"Tahira's recommendation is for the government of Pakistan to establish a reforms committee on curricula and textbooks. This would formalize the process of change. The fact is that howsoever progressive textbooks may be, education will not take a new direction until pedagogy is also changed. Tahira speaks of the need to incorporate the concepts of critical thinking, spirit of enquiry, pluralism, tolerance for the 'other' [such as Christians, Hindus, Ahmadis, Shi'ites], gender equality, and peace education in pedagogy itself.

"One may add that textbooks serve only as tools. The person who uses the tool, that is the teacher, does the real mischief. It is important to limit the potential of exploiting religion by removing religious content from all textbooks. Islamiat books should be the only exception.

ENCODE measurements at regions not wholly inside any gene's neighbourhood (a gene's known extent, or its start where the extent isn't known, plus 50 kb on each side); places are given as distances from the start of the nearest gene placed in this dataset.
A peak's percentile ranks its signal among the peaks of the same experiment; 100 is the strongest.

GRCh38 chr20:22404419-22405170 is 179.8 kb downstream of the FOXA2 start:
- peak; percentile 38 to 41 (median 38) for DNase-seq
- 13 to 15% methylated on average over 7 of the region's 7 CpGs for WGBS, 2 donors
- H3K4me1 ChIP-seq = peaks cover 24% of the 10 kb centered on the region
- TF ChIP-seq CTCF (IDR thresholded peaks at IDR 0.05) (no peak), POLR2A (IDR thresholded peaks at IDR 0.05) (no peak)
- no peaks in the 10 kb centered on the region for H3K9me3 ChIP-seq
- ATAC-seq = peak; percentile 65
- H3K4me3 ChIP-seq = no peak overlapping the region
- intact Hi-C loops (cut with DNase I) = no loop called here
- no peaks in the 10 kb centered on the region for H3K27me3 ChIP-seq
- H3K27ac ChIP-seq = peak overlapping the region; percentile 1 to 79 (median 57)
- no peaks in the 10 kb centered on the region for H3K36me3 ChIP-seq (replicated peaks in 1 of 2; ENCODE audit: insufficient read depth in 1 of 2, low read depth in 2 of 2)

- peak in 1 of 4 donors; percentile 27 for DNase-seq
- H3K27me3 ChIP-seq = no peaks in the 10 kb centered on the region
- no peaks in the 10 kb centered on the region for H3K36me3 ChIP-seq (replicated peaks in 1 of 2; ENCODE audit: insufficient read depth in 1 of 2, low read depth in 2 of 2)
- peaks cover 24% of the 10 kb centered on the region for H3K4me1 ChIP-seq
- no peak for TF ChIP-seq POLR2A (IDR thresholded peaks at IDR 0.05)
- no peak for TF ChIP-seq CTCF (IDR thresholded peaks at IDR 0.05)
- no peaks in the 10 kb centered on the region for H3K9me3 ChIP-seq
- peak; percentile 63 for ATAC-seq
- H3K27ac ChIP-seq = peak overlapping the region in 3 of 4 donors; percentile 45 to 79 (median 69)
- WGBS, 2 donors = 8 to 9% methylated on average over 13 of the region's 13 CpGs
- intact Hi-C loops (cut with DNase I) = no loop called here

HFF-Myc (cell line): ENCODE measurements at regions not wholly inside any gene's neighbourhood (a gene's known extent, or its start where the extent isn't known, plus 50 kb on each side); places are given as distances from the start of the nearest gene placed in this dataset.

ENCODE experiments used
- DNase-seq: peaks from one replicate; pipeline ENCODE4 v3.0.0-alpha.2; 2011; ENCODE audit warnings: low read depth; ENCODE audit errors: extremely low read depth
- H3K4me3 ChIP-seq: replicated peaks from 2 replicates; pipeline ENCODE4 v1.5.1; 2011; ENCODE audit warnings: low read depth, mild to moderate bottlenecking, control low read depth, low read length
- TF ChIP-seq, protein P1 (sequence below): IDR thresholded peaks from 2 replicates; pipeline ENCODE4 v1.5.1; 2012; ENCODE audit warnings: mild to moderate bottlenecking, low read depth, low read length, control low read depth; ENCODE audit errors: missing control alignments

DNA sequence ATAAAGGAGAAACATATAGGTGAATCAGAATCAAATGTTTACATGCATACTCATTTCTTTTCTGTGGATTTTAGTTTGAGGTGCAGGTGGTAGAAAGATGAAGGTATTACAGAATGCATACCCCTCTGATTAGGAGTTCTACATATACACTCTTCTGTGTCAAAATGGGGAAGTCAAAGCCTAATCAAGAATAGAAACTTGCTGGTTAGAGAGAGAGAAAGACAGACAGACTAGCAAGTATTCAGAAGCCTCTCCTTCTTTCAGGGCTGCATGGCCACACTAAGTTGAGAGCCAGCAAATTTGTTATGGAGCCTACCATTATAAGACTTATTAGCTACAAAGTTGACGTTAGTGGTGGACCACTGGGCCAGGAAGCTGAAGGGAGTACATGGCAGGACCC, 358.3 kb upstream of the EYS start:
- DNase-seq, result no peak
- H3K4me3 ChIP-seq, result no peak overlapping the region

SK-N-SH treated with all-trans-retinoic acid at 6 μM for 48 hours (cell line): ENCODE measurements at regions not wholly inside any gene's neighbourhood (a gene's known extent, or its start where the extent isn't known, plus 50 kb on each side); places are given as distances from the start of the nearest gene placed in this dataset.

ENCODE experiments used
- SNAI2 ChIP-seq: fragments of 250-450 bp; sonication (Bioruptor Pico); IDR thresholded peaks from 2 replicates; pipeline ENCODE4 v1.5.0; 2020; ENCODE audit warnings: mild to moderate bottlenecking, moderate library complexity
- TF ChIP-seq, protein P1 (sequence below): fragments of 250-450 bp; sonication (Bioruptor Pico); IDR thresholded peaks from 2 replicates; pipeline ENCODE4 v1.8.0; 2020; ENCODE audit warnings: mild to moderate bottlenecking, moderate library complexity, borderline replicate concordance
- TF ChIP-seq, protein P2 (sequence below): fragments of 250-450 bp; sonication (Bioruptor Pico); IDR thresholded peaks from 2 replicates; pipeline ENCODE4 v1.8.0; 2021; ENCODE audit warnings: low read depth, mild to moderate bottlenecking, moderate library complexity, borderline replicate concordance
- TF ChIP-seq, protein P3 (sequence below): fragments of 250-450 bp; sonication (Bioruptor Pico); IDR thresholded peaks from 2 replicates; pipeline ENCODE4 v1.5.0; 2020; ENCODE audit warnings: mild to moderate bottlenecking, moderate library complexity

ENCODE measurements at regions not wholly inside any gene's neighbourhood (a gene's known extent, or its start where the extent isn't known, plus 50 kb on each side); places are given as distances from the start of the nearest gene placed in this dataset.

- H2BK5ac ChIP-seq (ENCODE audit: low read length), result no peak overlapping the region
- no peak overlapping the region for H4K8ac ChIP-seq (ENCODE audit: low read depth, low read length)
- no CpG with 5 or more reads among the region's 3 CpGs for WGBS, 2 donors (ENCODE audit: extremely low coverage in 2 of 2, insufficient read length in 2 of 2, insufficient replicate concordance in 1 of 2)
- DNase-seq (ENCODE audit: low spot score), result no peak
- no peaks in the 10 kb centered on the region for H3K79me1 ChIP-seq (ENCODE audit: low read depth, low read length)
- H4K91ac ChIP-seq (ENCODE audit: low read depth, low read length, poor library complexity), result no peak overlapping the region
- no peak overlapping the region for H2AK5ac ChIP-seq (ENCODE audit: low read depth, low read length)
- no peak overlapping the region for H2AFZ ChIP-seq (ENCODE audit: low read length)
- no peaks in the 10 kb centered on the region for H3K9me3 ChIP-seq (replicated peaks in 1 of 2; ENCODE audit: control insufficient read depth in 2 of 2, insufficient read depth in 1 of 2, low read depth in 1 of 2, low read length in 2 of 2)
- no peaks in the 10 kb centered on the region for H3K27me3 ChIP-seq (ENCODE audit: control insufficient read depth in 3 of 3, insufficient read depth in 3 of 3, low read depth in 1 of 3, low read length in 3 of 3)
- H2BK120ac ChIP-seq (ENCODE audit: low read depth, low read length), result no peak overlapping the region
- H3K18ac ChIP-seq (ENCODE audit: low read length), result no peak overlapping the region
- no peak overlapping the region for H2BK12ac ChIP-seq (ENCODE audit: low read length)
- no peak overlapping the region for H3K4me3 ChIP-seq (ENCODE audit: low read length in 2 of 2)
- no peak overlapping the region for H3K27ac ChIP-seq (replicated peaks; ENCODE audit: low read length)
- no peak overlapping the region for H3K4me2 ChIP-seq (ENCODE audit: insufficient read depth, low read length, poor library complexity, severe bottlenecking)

"The Peace and Development Foundation has done well to sponsor this report on textbooks in KP, which is vulnerable to extremist religious influences. Some have pointed out that mullah [clerics'] networks in the tribal areas were used by the colonial power in its Great Game against Russia, and that Deoband [madrassa of British India] also had clandestine links with some religious elements to destabilize the colonial rulers. Today, we are suffering its consequences."


[2] Dawn (Pakistan), April 1, 2016. The original English of the article has been lightly edited for clarity and standardization.